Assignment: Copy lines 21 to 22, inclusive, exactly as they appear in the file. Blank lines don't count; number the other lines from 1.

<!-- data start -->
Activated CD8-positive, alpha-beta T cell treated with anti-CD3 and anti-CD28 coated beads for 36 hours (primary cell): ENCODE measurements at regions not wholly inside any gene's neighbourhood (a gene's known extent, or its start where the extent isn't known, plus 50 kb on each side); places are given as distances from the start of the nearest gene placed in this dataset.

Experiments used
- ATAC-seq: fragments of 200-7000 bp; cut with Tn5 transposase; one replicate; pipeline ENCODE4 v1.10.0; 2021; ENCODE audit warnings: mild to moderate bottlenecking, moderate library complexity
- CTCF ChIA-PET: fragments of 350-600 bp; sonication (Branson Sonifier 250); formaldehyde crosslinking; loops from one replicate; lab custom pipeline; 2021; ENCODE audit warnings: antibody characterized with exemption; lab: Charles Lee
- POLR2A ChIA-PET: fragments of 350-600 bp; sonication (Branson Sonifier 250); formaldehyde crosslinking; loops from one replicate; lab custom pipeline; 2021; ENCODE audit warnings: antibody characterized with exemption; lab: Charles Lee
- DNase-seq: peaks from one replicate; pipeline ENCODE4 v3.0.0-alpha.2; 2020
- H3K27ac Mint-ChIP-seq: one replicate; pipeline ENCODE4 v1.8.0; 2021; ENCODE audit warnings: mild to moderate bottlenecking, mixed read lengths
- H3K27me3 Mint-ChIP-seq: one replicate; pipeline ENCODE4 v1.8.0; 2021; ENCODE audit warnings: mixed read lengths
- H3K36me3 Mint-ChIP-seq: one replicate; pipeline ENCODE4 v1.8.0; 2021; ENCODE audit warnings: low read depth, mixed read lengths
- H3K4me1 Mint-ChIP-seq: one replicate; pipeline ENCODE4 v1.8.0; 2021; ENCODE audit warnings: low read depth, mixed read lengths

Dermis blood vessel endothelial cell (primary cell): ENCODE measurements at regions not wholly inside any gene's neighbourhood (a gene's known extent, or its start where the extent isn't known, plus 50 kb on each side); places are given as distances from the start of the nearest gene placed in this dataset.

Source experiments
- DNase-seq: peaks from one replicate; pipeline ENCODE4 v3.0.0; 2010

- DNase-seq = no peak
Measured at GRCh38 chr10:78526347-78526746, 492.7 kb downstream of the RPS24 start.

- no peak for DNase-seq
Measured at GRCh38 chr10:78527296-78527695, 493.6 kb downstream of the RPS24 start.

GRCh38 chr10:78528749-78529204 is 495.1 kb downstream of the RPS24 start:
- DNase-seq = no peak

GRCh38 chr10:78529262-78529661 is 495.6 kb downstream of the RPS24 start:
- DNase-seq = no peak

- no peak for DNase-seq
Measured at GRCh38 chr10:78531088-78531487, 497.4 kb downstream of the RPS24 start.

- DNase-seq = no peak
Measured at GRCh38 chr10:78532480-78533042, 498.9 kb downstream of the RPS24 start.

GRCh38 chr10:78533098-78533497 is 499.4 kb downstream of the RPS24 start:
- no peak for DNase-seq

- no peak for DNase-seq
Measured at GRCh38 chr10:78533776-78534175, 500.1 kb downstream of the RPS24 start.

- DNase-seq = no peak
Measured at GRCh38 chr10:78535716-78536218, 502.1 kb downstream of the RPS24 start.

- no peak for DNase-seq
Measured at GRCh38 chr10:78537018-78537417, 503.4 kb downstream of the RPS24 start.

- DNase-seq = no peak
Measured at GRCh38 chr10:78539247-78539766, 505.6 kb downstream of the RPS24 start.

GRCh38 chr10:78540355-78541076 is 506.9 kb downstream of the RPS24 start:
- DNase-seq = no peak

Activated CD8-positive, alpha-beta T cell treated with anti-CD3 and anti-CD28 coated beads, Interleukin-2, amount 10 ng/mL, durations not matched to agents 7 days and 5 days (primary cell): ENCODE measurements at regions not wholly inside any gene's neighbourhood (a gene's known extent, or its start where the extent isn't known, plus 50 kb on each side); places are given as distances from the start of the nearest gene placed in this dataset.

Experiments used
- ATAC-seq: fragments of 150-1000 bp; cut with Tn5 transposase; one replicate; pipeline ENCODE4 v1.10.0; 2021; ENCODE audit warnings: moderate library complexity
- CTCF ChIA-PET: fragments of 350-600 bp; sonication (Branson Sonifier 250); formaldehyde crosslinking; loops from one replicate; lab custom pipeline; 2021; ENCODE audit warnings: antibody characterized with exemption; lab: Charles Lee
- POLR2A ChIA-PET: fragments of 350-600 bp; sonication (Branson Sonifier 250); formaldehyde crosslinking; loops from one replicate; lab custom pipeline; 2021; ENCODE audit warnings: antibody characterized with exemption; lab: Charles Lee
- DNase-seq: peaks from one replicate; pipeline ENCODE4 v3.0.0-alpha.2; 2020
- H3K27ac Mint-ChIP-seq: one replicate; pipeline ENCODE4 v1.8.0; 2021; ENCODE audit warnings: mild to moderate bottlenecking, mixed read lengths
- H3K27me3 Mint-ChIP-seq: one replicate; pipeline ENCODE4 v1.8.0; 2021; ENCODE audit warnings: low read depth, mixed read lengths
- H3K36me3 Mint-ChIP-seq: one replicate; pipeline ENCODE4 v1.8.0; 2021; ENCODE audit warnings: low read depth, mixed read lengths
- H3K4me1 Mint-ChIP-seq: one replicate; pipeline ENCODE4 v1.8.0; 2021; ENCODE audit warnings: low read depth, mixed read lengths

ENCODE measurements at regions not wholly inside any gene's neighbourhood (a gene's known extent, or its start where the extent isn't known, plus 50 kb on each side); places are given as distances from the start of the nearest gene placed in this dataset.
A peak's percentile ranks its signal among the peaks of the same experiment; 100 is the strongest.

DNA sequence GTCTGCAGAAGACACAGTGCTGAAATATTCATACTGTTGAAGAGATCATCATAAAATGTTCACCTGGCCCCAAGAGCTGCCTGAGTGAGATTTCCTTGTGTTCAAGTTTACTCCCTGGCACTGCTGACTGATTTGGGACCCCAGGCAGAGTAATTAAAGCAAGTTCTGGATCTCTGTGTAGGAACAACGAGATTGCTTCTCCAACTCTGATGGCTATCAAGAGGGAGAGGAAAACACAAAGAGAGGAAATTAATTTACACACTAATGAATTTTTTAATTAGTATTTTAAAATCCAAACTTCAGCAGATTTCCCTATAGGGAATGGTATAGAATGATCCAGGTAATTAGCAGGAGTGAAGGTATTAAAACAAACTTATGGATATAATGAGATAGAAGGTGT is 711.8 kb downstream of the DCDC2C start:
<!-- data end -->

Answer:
- DNase-seq = no peak

- no peak for DNase-seq